Best Music Videos: “Buddy Holly”, Weezer (1994); “Sabotage”, Beastie Boys (1994); “Drop”, The Pharcyde (1996); “Sky’s The Limit”, The Notorious B.I.G. feat. 112 (1997); “Weapon Of Choice”, Fatboy Slim (2001); “Get Back”, Ludacris (2004); “Flashing Lights”, Kanye West (2008); "The Suburbs", Arcade Fire (2010); “Otis”, Jay-Z & Kanye West (2011)
Best Movies: Being John Malkovich (1999), Adaptation (2002), Where The Wild Things Are (2009)

Compared to his staggeringly long music videography, Spike Jonze’s film output has been rather sparse; those three flicks listed above as his “Best Movies” are the only ones he’s directed so far in his singular career. Batting a flawless 3-for-3, the Jackass producer is an auteur we’d love to see more from, and we don’t just mean typically great music videos like his most recent clip, Jay-Z and Kanye West’s simple yet outlandishly fun “Otis.”

Whether he’s working with hip-hop acts or indie rock luminaries, Jonze has always separated his videos from the rest of MTV’s pack with sheer inventiveness: supplanting Weezer into a Happy Days episode for “Buddy Holly”; giving the impression that The Pharcyde are walking the streets in backwards motion for “Drop”; filming Christopher Walken’s mesmerizing one-man dance-off for Fatboy Slim’s “Weapon Of Choice.” Jonze knows nothing about “conventional.”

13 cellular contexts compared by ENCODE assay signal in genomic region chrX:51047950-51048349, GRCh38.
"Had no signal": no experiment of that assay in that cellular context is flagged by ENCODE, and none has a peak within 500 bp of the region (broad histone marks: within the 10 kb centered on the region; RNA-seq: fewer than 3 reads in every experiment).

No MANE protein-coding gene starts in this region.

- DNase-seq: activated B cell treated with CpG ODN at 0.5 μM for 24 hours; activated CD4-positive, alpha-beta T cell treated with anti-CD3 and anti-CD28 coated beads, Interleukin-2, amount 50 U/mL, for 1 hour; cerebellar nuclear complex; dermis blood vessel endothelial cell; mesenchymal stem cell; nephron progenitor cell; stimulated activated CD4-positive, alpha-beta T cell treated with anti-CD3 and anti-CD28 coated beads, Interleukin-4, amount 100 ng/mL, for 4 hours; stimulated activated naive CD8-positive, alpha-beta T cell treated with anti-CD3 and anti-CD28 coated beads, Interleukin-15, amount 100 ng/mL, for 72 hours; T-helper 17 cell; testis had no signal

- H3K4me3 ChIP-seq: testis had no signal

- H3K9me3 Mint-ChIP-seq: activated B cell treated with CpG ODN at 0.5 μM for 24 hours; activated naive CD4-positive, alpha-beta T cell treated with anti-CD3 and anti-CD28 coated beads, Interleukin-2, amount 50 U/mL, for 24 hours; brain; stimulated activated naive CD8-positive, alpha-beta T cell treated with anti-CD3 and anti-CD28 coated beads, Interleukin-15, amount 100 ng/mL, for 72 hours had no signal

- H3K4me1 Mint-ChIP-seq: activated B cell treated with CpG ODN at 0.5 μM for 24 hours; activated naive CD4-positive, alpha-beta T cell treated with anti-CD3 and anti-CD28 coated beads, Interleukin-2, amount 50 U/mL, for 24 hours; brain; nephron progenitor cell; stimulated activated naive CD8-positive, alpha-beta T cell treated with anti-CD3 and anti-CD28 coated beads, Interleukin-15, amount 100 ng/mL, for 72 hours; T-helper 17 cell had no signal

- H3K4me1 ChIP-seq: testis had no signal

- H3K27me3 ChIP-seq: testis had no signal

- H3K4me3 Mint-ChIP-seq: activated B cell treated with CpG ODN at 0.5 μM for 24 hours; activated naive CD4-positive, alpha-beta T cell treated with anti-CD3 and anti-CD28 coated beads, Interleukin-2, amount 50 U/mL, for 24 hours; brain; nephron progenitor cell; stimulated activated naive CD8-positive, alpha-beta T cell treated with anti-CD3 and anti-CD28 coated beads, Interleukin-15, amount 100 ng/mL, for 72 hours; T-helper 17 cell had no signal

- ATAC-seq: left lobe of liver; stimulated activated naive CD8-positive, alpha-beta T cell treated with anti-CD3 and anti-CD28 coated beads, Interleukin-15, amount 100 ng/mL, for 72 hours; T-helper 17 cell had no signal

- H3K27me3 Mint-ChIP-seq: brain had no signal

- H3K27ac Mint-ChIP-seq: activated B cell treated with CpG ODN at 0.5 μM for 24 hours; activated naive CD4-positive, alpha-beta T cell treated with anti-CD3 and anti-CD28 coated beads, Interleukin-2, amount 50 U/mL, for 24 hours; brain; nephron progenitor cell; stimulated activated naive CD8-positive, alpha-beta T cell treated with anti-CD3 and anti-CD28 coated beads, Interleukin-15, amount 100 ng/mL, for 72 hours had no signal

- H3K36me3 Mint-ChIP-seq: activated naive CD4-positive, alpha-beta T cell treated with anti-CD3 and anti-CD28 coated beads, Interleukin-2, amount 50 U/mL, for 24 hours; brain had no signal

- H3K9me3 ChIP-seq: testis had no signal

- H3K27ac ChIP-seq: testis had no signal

And the same goes for his movies. In his control, twisty narratives are both funny and disorienting (Being John Malkovich and Adaptation), and kids’ movies are un-childlike and hypnotically surreal, yet still poignant (Where The Wild Things Are). Frankly, we need a fourth Jonze flick; another fulfilling brain-tickle is long overdue.